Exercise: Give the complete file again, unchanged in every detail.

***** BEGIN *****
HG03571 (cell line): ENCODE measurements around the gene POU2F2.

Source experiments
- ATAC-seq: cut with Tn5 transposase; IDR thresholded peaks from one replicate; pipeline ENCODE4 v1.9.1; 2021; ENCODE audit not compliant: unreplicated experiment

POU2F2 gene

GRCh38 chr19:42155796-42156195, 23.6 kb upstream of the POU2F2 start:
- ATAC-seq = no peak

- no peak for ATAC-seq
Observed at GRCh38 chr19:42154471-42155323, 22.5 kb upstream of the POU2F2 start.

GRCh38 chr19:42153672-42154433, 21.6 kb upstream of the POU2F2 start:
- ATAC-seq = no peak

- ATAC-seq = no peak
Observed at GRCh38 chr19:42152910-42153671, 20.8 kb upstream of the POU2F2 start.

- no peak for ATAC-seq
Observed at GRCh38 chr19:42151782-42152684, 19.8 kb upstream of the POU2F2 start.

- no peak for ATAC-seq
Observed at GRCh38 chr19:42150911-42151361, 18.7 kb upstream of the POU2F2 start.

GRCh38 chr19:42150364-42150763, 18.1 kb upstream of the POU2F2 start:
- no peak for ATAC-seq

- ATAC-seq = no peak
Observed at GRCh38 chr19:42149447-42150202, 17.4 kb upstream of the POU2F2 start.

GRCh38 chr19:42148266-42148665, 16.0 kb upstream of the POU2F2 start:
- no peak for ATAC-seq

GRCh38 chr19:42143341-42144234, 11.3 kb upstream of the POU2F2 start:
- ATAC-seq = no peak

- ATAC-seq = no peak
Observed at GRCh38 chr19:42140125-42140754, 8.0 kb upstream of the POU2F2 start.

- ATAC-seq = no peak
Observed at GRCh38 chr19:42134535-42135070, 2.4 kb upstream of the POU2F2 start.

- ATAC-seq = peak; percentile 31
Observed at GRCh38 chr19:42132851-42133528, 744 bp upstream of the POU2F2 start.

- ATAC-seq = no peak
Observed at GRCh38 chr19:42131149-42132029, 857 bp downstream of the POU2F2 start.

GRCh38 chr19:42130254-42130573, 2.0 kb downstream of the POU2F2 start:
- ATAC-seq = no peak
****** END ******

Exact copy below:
HG03571 (cell line): ENCODE measurements around the gene POU2F2.

Source experiments
- ATAC-seq: cut with Tn5 transposase; IDR thresholded peaks from one replicate; pipeline ENCODE4 v1.9.1; 2021; ENCODE audit not compliant: unreplicated experiment

POU2F2 gene

GRCh38 chr19:42155796-42156195, 23.6 kb upstream of the POU2F2 start:
- ATAC-seq = no peak

- no peak for ATAC-seq
Observed at GRCh38 chr19:42154471-42155323, 22.5 kb upstream of the POU2F2 start.

GRCh38 chr19:42153672-42154433, 21.6 kb upstream of the POU2F2 start:
- ATAC-seq = no peak

- ATAC-seq = no peak
Observed at GRCh38 chr19:42152910-42153671, 20.8 kb upstream of the POU2F2 start.

- no peak for ATAC-seq
Observed at GRCh38 chr19:42151782-42152684, 19.8 kb upstream of the POU2F2 start.

- no peak for ATAC-seq
Observed at GRCh38 chr19:42150911-42151361, 18.7 kb upstream of the POU2F2 start.

GRCh38 chr19:42150364-42150763, 18.1 kb upstream of the POU2F2 start:
- no peak for ATAC-seq

- ATAC-seq = no peak
Observed at GRCh38 chr19:42149447-42150202, 17.4 kb upstream of the POU2F2 start.

GRCh38 chr19:42148266-42148665, 16.0 kb upstream of the POU2F2 start:
- no peak for ATAC-seq

GRCh38 chr19:42143341-42144234, 11.3 kb upstream of the POU2F2 start:
- ATAC-seq = no peak

- ATAC-seq = no peak
Observed at GRCh38 chr19:42140125-42140754, 8.0 kb upstream of the POU2F2 start.

- ATAC-seq = no peak
Observed at GRCh38 chr19:42134535-42135070, 2.4 kb upstream of the POU2F2 start.

- ATAC-seq = peak; percentile 31
Observed at GRCh38 chr19:42132851-42133528, 744 bp upstream of the POU2F2 start.

- ATAC-seq = no peak
Observed at GRCh38 chr19:42131149-42132029, 857 bp downstream of the POU2F2 start.

GRCh38 chr19:42130254-42130573, 2.0 kb downstream of the POU2F2 start:
- ATAC-seq = no peak